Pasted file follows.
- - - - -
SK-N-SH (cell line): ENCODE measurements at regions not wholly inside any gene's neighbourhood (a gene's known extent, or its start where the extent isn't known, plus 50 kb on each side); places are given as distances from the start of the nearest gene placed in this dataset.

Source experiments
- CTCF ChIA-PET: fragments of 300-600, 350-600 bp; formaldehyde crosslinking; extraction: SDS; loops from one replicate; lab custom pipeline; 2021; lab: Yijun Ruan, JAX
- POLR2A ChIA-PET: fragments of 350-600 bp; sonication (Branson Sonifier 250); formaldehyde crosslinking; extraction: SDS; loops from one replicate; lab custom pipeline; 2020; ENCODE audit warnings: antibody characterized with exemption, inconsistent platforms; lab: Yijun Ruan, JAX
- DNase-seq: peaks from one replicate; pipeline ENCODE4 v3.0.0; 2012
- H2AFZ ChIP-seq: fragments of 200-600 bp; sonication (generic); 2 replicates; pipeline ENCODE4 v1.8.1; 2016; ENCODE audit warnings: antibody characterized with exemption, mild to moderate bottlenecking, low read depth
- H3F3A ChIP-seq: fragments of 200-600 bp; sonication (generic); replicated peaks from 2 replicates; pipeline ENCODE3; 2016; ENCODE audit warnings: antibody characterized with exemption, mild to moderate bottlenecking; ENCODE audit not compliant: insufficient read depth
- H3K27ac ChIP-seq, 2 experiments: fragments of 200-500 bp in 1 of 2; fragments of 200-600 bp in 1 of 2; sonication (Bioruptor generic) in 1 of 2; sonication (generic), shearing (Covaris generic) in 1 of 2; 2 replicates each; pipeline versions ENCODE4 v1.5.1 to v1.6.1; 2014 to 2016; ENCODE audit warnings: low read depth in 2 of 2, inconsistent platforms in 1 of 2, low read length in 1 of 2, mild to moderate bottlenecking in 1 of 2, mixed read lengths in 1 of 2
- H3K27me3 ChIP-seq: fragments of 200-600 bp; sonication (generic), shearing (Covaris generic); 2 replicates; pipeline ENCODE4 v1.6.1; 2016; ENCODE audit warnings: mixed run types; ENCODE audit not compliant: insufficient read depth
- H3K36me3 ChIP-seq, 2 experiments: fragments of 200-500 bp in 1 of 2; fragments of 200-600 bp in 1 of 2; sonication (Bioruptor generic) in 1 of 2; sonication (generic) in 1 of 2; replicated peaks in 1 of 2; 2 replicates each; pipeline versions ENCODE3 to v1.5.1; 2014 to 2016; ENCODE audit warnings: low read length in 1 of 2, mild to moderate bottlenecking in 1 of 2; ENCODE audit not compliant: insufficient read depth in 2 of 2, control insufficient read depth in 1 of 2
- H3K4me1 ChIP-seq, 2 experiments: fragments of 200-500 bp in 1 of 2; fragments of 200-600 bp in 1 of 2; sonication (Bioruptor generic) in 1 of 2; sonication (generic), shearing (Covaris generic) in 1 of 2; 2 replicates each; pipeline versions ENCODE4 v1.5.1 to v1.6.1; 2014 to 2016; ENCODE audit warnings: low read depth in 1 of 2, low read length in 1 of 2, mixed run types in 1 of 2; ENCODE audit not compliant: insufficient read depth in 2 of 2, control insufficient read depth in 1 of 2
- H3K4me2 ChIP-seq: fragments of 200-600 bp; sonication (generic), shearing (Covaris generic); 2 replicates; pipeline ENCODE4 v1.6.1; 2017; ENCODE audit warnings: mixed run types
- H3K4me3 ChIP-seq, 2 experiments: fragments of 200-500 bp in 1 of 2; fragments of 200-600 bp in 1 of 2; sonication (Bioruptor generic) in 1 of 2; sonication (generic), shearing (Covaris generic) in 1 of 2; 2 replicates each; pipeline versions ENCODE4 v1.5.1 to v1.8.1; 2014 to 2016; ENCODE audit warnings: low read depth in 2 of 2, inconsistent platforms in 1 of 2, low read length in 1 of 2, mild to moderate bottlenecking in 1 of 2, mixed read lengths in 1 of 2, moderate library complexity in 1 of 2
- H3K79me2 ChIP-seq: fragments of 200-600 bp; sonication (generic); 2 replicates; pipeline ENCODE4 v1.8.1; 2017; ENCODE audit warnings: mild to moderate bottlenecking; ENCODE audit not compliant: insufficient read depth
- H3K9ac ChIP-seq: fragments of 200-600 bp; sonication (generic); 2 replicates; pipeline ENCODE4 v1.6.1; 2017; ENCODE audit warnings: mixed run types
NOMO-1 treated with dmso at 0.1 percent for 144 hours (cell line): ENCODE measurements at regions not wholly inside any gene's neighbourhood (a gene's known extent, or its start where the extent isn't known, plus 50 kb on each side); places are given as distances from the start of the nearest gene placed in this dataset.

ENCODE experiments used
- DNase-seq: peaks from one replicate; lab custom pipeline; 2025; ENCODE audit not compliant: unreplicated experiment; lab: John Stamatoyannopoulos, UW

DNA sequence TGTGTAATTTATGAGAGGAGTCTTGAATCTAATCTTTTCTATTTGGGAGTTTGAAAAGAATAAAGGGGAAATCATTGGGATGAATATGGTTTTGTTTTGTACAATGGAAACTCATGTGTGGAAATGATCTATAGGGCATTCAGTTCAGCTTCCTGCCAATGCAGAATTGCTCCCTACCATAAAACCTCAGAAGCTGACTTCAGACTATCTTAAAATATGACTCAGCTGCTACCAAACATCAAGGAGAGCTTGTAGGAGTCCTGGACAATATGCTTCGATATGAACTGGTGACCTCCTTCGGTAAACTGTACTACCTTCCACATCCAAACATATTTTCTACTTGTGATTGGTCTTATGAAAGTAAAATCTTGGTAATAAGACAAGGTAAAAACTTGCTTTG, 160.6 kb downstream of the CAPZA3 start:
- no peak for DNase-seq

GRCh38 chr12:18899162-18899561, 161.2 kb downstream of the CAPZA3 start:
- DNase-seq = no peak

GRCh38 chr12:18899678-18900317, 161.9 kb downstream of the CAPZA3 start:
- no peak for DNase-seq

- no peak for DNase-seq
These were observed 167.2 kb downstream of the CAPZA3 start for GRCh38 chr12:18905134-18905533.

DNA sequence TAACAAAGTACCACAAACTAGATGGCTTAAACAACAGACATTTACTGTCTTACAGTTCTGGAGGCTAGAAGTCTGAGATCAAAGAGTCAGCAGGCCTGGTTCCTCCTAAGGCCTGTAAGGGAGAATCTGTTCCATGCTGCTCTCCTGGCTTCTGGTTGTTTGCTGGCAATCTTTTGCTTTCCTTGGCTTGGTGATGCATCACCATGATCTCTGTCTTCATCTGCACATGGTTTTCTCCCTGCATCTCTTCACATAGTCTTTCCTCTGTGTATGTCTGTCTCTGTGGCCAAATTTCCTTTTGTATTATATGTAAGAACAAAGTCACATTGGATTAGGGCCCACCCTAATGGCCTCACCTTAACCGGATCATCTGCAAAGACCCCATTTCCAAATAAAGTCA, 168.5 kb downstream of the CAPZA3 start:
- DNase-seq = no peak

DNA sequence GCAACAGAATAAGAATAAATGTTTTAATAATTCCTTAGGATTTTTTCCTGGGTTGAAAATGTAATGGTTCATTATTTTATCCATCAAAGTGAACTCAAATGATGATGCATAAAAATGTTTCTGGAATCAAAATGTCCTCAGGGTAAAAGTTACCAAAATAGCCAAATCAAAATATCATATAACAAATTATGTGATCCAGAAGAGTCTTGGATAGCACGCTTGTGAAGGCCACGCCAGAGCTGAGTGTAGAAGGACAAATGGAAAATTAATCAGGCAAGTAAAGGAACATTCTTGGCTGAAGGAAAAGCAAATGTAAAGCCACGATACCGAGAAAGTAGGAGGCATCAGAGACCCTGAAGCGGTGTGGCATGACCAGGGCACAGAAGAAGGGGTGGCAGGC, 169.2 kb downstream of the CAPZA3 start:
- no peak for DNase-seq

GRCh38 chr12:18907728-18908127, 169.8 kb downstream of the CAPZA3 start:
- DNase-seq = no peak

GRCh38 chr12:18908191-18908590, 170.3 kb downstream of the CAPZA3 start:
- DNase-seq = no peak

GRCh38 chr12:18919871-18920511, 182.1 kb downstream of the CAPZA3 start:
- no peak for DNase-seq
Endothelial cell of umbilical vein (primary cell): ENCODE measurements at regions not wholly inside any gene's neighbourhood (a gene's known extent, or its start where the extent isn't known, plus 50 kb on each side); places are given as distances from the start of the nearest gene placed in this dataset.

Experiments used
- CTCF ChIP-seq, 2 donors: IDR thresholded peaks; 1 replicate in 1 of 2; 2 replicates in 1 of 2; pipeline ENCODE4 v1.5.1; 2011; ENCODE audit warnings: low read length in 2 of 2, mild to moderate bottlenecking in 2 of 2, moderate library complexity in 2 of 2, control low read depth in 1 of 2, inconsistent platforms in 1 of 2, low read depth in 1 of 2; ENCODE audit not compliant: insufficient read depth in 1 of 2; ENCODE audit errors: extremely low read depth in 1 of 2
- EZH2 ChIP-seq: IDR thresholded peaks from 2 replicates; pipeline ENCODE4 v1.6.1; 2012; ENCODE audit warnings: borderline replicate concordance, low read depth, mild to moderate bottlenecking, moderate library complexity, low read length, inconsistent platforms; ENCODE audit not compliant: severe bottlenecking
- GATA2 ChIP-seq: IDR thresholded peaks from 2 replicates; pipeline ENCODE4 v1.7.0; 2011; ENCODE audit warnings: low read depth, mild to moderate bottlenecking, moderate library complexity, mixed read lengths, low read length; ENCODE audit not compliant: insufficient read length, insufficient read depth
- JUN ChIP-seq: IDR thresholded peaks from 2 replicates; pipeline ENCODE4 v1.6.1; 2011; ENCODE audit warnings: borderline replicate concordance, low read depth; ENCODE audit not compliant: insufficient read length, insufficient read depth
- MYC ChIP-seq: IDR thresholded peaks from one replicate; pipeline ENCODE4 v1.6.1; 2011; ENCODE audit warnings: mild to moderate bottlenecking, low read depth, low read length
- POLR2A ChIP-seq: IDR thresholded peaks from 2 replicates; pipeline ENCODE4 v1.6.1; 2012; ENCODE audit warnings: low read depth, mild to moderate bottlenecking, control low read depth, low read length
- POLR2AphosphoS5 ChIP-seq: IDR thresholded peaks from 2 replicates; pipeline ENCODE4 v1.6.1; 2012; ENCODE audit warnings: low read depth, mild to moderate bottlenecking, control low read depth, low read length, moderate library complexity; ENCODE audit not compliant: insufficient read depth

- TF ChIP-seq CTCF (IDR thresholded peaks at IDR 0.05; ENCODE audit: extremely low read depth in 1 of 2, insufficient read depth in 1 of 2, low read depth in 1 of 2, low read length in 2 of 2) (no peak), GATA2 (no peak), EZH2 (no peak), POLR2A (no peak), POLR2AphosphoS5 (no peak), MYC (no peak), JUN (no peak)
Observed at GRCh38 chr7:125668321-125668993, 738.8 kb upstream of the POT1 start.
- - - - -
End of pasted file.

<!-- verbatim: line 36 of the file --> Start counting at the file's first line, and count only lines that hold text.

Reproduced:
- no peak for DNase-seq